Right now the family is slowly moving into hibernation mode. The inside of my nice german bettdecke is being pulled out this weekend and replaced with the double-thick one. It's a really neat "extra-breit" model from my favourite shop in Germany - Möbel-Mann. I got all my furniture there back in the 80s when I lived in Darmstadt, and dragged the wife in last November. She was almost converted into a shopper by the place, as it's three or four floors of quality you just don't get to see in America these days. I came away with my bettdecke, which it what I really wanted, but not a new bed. I saw the one I wanted, but the shipping cost to the USA was about three times the cost of the bed itself !

Anyhow, last night we went out Wii-hunting. This, for the uninitiated, is a form of a window-shopping-style sport where one searches for a product that hasn't yet been released. Last week one could have been PS3-hunting, but we decided not to after several people got shot or beaten up. Not cool at all. Nintendo lines seemed lots less tense, partly because the machines will be cheaper, and partly because the supply should be greater. When asked, the Offspring indicates that he'd like a Gamecube (his cousin has one), but that a Wii would definitely be the best of all possible toys. Like the geek that I am, I've been trying to steer him towards Lego Mindspring, but I think at 91/2 he's a little youngish yet. Maybe for his birthday - then I can program the thing too !

Something else I've been getting into in the last few days (while also fighting a cold) is an internet prog rock station called The Dividing Line. It broadcasts through a WinAmp format and is definitely recommended. Finally, I'd meant to point any who hadn't seen it yet to Google's TV channel, "Current". This does a very large amount of Viewer Created Content (VC2) in very short segments. Lots of these are really great, and, even if you don't like on, you only have to endure it for a few minutes before another one comes along. Rather like what mothers used t tell their daughters about boyfriends, really !

Have fun, everyone. Hopefully I'll be back sooner next time.

Tuesday, October 10, 2006

Another week over and .... boom!

No posts last weekend as I packed the wife and offspring off to visit her brother & niece in New York (state, not city) and was able to do quiet, restful things like visiting the local farmers' market for bread and other goodies (much better than eating the supermarket sliced!).

Saw the season opener of "Wire in the Blood" last night on BBC America. I don't know how old these are from England (a year, perhaps) but they're definitely one of the best thrillers around right now, on a par with a good Sherlock Holmes. Certainly not kiddies stuff, though.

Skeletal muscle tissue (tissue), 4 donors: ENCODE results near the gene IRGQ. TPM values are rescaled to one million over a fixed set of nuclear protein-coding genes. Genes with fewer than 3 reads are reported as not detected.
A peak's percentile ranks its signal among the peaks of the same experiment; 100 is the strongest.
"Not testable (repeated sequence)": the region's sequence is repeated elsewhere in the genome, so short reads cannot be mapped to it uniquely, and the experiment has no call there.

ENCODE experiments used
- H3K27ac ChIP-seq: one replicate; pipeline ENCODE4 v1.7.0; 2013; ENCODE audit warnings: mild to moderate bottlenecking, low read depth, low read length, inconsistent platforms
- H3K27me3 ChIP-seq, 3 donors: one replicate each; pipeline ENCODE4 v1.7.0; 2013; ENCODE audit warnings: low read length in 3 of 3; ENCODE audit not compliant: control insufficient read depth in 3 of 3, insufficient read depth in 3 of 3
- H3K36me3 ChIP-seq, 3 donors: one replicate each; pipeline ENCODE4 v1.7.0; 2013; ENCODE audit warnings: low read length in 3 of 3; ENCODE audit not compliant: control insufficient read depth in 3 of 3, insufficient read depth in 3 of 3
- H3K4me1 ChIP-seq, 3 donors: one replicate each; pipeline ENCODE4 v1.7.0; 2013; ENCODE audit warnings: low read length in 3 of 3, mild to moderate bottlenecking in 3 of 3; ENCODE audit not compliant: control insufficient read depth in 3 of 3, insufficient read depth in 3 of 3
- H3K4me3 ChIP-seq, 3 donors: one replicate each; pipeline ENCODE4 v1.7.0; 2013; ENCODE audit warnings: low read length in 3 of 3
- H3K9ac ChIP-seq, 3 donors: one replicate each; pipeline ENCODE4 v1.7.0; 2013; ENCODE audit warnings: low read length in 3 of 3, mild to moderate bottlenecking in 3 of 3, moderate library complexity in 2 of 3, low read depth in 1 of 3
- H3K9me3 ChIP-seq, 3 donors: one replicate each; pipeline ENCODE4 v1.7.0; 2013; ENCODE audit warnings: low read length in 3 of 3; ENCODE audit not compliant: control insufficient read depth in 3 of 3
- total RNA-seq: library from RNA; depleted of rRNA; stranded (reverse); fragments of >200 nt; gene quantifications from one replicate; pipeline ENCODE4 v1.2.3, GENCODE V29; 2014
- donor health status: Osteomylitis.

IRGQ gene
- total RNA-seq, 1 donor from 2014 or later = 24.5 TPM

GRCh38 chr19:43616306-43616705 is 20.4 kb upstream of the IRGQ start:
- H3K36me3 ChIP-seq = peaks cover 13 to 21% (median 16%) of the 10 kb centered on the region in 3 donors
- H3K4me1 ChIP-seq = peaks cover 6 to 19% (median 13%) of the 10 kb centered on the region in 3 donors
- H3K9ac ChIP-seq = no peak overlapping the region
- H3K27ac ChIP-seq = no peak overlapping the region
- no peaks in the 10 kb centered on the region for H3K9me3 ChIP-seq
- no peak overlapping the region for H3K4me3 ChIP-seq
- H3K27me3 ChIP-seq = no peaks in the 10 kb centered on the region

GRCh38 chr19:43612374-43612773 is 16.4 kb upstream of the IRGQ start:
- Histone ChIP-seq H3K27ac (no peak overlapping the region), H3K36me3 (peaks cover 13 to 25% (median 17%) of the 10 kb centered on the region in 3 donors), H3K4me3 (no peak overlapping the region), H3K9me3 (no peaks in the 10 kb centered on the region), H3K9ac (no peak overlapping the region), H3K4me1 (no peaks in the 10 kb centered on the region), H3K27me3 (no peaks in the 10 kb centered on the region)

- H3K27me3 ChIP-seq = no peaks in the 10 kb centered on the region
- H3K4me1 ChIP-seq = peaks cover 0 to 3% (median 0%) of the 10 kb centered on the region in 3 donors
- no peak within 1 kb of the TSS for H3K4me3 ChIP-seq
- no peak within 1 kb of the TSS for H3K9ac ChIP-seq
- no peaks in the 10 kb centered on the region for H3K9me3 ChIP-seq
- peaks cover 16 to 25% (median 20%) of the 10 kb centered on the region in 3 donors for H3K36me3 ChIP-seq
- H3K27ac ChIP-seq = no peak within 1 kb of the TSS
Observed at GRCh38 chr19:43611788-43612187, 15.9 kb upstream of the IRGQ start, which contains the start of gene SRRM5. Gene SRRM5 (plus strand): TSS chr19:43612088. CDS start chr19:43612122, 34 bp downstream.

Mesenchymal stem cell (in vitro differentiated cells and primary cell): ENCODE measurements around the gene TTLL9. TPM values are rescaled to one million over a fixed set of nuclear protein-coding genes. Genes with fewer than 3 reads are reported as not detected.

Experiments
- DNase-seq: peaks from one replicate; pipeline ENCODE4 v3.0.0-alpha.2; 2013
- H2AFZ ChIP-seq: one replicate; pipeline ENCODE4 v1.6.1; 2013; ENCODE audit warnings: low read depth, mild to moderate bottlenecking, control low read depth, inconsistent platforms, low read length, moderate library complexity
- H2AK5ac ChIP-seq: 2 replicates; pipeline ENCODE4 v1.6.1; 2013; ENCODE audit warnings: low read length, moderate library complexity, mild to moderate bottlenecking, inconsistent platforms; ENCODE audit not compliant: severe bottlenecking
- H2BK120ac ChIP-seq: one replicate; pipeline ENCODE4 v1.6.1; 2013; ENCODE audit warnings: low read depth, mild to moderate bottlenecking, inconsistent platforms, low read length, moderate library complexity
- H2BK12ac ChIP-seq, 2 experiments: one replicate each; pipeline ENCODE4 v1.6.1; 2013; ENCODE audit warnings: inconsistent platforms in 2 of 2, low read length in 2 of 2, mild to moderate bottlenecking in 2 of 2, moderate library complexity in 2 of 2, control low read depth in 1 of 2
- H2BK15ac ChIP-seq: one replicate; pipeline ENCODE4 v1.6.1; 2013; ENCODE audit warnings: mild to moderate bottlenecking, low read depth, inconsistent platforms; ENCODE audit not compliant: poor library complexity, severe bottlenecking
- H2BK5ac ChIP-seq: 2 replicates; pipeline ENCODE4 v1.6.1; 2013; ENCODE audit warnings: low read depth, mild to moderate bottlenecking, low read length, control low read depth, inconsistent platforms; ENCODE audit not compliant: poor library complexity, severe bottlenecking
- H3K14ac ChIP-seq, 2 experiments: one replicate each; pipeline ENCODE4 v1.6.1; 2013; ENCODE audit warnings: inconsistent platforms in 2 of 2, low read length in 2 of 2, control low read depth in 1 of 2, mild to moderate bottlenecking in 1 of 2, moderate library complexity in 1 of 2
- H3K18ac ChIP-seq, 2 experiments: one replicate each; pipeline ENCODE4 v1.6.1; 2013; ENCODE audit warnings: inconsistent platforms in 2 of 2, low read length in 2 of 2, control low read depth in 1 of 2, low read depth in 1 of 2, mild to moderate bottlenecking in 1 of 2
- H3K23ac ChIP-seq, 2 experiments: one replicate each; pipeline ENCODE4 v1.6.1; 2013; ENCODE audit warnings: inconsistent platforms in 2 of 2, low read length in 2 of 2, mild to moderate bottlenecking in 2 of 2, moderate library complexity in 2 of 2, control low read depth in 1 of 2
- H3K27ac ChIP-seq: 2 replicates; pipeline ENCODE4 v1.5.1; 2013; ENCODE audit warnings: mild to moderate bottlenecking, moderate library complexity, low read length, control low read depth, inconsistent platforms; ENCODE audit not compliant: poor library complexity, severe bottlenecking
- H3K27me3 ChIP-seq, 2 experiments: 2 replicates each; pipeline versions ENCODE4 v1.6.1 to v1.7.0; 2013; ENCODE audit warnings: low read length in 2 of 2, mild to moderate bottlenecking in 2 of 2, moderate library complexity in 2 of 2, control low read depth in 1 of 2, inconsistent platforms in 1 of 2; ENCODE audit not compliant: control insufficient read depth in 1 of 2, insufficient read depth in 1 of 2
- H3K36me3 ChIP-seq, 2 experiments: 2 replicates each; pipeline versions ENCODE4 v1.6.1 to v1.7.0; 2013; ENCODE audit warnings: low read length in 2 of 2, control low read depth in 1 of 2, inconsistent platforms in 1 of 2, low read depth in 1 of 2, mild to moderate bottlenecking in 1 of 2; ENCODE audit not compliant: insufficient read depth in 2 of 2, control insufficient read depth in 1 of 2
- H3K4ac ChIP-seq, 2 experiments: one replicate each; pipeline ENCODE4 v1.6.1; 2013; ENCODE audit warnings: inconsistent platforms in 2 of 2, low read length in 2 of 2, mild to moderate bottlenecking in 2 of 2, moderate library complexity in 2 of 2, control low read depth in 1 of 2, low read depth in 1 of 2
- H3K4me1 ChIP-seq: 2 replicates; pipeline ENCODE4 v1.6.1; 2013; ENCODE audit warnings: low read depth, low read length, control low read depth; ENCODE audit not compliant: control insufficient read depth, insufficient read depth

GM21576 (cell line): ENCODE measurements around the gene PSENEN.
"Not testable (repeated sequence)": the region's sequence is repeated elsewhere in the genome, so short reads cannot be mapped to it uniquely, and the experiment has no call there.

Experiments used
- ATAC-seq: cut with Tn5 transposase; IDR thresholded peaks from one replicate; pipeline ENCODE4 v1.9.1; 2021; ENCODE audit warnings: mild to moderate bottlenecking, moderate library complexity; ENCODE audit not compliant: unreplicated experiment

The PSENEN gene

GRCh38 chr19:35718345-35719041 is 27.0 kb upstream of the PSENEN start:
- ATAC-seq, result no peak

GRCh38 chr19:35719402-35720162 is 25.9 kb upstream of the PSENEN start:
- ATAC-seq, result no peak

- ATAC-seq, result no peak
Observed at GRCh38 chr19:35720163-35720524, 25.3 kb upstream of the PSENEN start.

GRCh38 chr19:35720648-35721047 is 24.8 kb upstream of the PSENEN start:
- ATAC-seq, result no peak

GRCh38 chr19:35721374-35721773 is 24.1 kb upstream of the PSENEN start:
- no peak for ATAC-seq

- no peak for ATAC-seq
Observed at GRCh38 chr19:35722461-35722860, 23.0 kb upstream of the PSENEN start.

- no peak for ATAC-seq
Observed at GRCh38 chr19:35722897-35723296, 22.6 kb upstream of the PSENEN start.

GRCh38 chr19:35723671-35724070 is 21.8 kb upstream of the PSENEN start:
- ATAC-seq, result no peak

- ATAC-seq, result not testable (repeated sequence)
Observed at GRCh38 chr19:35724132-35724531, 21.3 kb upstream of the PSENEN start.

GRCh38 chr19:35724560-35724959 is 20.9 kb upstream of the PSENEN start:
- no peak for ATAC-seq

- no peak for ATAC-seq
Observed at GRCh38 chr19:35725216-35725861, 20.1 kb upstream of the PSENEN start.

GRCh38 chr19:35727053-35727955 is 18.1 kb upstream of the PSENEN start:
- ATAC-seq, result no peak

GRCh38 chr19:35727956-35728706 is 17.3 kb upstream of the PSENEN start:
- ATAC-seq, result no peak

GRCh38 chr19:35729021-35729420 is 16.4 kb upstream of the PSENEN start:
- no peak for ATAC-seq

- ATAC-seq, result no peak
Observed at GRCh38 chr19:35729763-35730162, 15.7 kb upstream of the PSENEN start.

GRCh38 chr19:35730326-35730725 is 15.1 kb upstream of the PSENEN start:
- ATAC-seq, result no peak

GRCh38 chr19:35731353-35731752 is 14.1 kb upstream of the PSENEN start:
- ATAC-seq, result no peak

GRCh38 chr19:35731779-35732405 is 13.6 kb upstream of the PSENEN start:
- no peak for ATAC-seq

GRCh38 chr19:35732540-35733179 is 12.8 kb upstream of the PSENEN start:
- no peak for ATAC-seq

So the Chinese now are asking for sanctions against the North Koreans. Ask yourselves: what earthly effect will sanctions have on a country that is willing to let its citizens die in order to have self-sufficiency ? Sanctions worked in Rhodesia, but took how long ? 10 years ? Likewise in South Africa ! How long do you think North Korea, which has no legitimate trade anyway, will survive without trade ? I suppose one could blocade the ports and seal the two borders, but that would only starve the workforce, not impact the leadership. Not that the people aren't starving anyway ... Perhaps massive deliveries of food directly to the people might help. hmm.

To end, a valedictory exhortation: eat more walnuts

Thursday, October 05, 2006

A 64-bit Future ?

Last year our friends at Microsoft released a 64-bit version of Windows XP in order that those of use with Itanium PCs (not many, I suspect !) and those of us with 64-bit AMD chips (most of AMD's current customers.

This version of Windows XP was based upon Windows Server 2003 SP1 as that was the latest version of Microsoft Windows during the operating system's development, but takes Windows XP as its name. It is designed to use the expanded 64-bit memory address space provided by the AMD64 architecture; Intel refers to its implementation of the technology as EM64T. So much for the technical details, how has it fared ?

I installed it about a year ago on a new AMD Athlon-64 3200+ machine with no problems and I've lived with it ever since. Yes, I have a copy of VMWare's software hosting a virtual Windows 2000 sitting on it awaiting problems, but I've had very few. I use quite a few programs and do a bit of development on it too, so I should be a good test for it, I thought as I started out.

My heart started to sink when I tried to install Corel's Ventura Publisher 8, and it failed with the (now familiar) message that the executable was fine, but not for this cpu. Bad message, that, as I'd seen exactly that cpu running 32-bit Windows XP run the same program flawlessly just two weeks before. Still, after asking around on the Ventura UseNet, I realised that it was the install program and not VP that was the problem, and that was soon fixed. Not so the next problem, which was with VP's fonts - they wouldn't scale properly. I really needed the facilities that VP had offered me, so I bought a copy of Serif Software's PagePlus, installed it, and got on with my work. No blame really on Corel - I was using software designed for Windows 9x and NT on a radically different OS.